Each page of your Simple Booklet can have multiple elements on it. To include videos you can upload your own files or select from a variety of provides including SchoolTube, TeacherTube, YouTube, and others. To add audio to your pages you can upload your own files or again select from the online hosts Last.fm, Sound Cloud, or Mix Cloud. When you're done building pages in your Simple Booklet you can share it online by embedding it into a webpage or you can share the unique link generated for your booklet.

Applications for Education
Simple Booklet offers a free plan. You can register on the site or use your Google Account to register for Simple Booklet. Simple Booklet now offers a very reasonable plan for educators who want to create and manage student accounts. For $5/year teachers can create and manage student accounts.

Simple Booklet could be a good tool for students to use to publish multimedia stories. Students could use Simple Booklet to create a small portfolio of their work using videos, images, sounds, and text.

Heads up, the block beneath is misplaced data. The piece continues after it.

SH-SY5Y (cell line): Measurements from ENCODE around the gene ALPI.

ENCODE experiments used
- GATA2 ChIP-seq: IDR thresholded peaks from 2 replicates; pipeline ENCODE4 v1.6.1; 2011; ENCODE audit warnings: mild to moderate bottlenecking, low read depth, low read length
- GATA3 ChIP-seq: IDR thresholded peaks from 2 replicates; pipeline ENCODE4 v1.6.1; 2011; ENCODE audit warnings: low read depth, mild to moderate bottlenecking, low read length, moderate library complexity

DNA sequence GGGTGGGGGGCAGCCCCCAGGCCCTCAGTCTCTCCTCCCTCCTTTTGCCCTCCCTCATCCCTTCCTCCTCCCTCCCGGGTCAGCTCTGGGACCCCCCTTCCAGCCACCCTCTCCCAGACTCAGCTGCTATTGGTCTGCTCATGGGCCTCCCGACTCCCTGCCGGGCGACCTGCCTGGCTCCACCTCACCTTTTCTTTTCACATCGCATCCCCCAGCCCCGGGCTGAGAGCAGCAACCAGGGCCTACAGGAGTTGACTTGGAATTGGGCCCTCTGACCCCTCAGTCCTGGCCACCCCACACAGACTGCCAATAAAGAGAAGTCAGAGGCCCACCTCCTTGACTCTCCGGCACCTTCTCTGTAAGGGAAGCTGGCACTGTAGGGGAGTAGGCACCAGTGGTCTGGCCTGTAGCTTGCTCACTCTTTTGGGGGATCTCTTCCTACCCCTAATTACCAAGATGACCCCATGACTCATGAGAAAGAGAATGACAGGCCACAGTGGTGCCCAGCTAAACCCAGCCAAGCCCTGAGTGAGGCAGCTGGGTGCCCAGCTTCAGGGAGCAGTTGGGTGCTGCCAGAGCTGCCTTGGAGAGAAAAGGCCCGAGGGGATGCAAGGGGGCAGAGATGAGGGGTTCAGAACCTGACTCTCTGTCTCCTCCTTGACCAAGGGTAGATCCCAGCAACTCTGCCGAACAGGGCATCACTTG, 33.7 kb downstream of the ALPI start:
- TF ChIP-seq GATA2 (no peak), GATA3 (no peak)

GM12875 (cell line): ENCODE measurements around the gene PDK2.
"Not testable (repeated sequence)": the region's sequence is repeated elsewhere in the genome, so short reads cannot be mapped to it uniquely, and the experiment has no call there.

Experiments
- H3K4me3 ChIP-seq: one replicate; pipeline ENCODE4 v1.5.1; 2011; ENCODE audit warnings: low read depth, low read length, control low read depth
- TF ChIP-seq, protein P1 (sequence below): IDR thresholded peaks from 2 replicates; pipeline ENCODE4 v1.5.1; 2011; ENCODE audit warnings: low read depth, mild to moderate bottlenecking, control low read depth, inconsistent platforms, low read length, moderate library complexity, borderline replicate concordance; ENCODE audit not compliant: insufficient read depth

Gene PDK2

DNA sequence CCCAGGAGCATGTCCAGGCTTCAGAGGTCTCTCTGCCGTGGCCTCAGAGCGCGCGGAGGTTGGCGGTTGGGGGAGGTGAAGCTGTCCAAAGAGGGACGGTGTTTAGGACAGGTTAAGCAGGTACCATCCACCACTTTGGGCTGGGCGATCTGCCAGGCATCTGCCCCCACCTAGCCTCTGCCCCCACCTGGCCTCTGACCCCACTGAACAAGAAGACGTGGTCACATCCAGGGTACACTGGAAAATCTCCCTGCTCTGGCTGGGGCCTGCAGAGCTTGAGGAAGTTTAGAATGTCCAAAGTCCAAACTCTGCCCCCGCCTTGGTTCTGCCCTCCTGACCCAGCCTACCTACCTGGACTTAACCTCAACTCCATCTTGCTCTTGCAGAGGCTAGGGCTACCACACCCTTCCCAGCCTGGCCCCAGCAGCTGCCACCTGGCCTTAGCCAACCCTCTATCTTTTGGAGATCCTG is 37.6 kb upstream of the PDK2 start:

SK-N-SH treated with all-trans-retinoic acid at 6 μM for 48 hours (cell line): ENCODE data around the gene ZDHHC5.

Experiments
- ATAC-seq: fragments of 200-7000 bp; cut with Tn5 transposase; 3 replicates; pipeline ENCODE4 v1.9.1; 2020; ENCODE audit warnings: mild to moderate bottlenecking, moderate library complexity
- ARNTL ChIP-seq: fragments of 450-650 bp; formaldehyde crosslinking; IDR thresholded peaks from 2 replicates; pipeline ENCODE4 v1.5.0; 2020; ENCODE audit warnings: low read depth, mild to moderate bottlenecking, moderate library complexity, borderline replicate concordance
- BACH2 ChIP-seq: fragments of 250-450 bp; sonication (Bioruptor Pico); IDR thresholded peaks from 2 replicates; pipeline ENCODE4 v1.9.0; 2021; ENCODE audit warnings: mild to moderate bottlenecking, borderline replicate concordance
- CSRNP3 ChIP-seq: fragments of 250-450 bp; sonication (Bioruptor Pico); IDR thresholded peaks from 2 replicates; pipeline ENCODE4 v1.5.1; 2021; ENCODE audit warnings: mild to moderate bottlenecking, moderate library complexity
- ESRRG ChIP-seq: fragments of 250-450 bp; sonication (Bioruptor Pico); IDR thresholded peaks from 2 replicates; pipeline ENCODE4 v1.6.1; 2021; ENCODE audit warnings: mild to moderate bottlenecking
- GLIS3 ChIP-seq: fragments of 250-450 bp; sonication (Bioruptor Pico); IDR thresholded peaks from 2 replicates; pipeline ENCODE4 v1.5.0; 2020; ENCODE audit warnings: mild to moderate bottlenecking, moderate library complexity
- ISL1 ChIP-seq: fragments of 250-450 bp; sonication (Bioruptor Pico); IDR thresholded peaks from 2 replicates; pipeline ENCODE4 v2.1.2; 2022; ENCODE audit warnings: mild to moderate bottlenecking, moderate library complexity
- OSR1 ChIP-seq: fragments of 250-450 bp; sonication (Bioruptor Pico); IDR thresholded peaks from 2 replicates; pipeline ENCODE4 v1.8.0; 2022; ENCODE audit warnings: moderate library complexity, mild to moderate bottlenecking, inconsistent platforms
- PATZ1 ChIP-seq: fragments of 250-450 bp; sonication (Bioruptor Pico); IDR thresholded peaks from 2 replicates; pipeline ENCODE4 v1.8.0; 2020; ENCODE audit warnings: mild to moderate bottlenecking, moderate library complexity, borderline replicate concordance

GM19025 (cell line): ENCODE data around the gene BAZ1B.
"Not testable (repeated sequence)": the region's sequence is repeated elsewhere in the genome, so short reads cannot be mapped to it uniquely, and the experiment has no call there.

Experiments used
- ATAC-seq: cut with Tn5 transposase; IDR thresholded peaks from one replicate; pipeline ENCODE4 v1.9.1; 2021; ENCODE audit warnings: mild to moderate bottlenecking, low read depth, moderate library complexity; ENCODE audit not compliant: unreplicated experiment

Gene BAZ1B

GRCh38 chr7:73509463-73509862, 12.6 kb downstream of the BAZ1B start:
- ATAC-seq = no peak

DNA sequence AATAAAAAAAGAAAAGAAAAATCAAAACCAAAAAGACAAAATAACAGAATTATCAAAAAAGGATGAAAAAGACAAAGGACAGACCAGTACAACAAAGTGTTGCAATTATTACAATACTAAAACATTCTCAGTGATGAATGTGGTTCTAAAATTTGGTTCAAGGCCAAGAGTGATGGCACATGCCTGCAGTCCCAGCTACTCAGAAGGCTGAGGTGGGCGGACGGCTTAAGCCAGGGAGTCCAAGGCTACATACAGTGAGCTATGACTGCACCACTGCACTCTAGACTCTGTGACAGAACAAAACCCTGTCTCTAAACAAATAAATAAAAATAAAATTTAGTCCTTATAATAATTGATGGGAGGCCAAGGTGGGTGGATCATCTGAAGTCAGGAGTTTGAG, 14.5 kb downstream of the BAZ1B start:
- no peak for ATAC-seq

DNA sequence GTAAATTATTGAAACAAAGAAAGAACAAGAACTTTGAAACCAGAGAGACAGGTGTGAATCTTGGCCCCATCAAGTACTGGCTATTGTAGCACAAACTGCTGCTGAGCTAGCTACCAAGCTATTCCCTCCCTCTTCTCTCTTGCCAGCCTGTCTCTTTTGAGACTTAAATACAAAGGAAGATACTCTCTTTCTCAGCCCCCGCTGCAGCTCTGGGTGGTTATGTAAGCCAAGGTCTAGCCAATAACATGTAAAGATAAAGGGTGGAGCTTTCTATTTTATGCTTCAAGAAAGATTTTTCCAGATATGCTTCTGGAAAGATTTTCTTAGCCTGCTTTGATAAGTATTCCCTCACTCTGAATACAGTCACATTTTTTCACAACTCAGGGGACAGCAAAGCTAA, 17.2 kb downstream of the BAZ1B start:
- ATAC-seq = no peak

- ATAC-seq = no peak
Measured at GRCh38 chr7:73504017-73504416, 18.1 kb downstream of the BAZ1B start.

Distributing Files With Facebook and Google Drive

A few years ago I wrote a series of posts about how I was using a Facebook page to keep students and parents informed of important things happening in the classroom. You can find that series through these links; part 1, part 2, part 3, part 4. This morning I read about a service that would allow you to share large files on your Facebook page. I was just about to use it when I remembered that I could accomplish the same thing by using Google Drive and posting a link from files in my Google Drive account on my Facebook page.

You can upload videos, audio files, PDFs, Word documents, and just about any other file to your Google Drive account and you can make access to the file public if you want to. This is how I occasionally share some of my large PDFs. Grab the link to the file by clicking the share button in your Google Drive account then select "anyone with the link" as your accessibility setting. Now you can paste that link into your Facebook page for your class or your school.

Applications for Education
As I wrote a few years ago and still say today when people ask, I think that having a Facebook page for your class that students and their parents can Like is a good way to increase the distribution of information about your class. Students and parents need to be reminded to visit classroom websites, but very few students today need to be reminded to visit Facebook. Try this out by putting a helpful file like a course syllabus on your the Facebook page for your class.